Soil-Vegetation Relationships in the Shadscale Zone of Southeastern Utah
Four distinctive units of landscape, soils, and vegetation occurring in a selected area within the shadscale zone of southeastern Utah are designated by the dominant plant species as the Atriplex confertifolia/Hilaria jamesii, Atriplex nuttallii var. nuttallii/Hilaria jamesii, Atriplex nuttallii var. gardneri—Aster xylorhiza, and Atriplex corrugata habitat types. The Atriplex confertifolia/Hilaria jamesii community occurs only on level pediment remnants where coarse—textured and well—developed soil profiles have been derived from sandstone gravel. Soils under this community were non—alkali throughout the profile. They were nonsaline in the surface 2.5 ft but saline at greater depths. A distinct lime zone 9.16 inches thick occurs from 15 to 29 inches below the soil surface. The Atriplex nuttallii var. nuttallii/Hilaria jamesii community occurs on eroded prediment slopes where a shallow A1 vesicular horizon overlies a Ccs massive gypsiferous horizon and altered bedrock of Mancos shale. These profiles are loamy and non—alkali throughout. They are non—saline in the surface 15 inches but saline at greater depths. A gypsiferous horizon 7—17 inches thick occurs from 2 to 4 inches below the soil surface. The Atriplex nuttallii var. gardneri—Aster xylorhiza community occurs on lower Mancos shale badlands. The soil profiles found here are typically fine textured and non—alkali throughout. They are non—saline in the surface 12 inches but saline at greater depths. The Atriplex corrugata community is found in alluvial basins where materials from the other three habitat types have been deposited over Mancos shale. The soils of this habitat type are heavy textured and saline—alkali throughout the profile.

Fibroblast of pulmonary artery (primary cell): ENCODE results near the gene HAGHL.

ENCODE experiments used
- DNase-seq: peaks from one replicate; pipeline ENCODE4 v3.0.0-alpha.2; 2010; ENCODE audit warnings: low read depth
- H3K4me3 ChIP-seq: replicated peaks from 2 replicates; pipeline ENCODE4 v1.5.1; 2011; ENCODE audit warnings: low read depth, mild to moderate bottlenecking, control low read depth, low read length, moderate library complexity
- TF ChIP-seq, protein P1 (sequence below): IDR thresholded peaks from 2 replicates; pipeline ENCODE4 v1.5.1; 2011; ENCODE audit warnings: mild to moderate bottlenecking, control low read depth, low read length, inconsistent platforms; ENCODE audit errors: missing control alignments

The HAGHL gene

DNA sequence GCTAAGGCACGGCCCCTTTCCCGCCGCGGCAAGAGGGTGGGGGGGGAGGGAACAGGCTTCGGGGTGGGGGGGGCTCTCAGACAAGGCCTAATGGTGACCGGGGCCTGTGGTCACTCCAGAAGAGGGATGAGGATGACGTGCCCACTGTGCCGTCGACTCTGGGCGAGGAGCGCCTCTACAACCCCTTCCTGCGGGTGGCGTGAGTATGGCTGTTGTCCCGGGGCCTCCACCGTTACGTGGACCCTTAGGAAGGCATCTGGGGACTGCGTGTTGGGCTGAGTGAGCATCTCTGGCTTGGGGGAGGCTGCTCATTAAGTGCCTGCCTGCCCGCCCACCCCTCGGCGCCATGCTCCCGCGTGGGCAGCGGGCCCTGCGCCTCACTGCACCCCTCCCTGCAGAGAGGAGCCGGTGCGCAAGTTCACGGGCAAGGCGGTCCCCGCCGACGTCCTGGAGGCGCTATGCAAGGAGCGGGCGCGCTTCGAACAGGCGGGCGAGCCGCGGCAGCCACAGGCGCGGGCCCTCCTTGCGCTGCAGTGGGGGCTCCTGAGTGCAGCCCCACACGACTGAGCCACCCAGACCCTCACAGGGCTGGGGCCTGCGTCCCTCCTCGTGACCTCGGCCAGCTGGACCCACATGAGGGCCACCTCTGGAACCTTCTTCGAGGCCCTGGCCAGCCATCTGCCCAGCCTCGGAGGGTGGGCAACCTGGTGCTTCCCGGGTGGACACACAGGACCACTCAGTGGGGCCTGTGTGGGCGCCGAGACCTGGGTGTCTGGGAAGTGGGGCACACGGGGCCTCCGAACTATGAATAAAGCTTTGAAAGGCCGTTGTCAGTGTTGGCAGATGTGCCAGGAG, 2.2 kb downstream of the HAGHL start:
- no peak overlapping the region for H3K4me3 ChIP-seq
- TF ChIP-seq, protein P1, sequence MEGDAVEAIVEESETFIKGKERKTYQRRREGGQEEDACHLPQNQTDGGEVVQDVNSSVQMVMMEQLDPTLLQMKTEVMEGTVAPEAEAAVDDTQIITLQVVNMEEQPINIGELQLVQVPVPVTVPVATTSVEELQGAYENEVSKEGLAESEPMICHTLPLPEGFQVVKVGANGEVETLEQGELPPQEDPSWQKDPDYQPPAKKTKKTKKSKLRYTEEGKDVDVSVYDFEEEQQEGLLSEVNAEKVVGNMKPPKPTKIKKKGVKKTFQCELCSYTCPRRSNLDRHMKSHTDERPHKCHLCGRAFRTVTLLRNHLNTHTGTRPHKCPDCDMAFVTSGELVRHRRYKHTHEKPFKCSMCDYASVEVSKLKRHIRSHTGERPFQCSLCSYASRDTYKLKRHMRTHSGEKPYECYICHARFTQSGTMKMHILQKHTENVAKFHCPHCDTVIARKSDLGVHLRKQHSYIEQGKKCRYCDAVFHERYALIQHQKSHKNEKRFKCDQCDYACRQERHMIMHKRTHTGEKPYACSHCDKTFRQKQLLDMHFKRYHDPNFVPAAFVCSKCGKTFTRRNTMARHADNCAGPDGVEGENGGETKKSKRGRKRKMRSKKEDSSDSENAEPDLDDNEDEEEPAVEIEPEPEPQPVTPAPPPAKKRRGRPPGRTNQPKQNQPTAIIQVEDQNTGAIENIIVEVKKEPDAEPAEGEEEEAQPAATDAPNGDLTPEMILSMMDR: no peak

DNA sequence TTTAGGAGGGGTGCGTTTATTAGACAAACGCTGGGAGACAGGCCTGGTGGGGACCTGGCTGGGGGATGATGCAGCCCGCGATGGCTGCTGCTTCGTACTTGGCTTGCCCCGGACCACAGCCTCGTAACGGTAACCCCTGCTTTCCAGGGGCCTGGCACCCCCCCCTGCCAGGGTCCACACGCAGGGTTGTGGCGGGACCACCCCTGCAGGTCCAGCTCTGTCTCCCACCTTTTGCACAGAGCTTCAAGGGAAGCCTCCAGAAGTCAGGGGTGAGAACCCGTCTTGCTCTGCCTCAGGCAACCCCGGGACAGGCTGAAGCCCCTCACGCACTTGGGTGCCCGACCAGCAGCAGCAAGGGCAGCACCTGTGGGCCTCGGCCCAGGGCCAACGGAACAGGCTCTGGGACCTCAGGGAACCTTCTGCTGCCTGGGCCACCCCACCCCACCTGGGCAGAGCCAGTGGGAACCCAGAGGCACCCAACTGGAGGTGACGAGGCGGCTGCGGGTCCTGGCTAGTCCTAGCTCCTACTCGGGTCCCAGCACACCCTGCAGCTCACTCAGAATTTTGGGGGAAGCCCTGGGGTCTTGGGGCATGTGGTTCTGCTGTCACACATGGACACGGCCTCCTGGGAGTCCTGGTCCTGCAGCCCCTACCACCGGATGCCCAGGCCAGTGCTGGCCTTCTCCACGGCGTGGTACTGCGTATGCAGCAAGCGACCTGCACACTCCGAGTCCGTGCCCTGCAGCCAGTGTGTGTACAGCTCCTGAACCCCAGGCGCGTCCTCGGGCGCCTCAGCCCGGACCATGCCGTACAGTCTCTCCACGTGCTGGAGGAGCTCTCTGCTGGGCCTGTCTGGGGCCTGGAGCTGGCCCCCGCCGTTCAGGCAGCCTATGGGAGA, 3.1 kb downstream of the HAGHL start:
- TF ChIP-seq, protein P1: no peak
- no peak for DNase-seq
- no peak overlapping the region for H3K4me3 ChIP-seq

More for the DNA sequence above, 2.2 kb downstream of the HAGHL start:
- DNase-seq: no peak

West, Neil E., "Soil-Vegetation Relationships in the Shadscale Zone of Southeastern Utah" (1968). Wildland Resources Faculty Publications. Paper 1749.